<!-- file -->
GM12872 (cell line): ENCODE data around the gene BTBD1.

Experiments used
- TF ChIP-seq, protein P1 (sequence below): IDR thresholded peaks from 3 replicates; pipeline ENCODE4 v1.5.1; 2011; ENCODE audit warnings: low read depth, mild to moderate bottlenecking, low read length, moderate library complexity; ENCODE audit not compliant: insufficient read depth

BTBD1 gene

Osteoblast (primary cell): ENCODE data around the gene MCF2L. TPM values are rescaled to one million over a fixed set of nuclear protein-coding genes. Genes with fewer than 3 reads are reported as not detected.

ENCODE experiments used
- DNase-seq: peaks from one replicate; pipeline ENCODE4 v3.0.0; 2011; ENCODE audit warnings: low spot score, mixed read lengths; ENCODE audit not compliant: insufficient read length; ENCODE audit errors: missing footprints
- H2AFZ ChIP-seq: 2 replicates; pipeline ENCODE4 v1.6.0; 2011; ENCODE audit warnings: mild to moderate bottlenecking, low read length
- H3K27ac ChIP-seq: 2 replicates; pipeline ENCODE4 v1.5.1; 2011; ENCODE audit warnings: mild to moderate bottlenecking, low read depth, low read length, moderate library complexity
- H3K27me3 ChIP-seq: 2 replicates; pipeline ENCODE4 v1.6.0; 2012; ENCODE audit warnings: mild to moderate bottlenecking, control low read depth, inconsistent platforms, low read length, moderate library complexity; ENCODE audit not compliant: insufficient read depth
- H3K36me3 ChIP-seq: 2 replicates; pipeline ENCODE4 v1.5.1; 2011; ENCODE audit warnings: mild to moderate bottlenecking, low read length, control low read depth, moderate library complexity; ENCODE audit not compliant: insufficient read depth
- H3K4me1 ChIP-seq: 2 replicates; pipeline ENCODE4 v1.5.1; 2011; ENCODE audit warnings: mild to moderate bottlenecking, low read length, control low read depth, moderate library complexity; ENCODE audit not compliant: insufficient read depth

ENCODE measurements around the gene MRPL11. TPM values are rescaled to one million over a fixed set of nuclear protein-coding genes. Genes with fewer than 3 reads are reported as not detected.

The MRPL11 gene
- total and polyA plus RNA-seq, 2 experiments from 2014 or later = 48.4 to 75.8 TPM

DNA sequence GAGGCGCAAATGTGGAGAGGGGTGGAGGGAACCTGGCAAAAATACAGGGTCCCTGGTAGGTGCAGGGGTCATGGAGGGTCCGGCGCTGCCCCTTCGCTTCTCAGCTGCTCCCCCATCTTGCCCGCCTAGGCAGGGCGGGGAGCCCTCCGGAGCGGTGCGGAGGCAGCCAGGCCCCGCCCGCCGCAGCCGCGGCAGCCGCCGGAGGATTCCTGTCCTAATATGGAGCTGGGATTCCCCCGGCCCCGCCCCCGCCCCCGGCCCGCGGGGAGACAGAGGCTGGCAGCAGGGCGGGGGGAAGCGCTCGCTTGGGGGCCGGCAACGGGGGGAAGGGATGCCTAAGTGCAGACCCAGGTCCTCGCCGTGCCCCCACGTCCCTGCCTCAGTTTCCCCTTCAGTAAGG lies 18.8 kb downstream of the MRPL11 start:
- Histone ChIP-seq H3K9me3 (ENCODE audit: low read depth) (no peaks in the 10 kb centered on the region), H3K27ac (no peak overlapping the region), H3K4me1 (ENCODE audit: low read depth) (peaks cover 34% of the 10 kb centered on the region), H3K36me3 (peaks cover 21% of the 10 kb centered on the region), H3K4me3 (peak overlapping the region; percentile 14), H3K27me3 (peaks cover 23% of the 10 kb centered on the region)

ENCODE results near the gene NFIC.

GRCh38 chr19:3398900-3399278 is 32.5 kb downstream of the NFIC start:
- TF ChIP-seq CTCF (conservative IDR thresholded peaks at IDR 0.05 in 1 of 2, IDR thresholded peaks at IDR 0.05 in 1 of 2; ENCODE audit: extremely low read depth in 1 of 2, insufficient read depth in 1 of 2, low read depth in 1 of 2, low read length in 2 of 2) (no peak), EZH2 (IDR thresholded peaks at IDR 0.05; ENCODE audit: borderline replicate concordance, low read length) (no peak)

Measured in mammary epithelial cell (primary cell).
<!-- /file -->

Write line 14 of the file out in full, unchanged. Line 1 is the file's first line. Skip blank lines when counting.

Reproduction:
The MRPL11 gene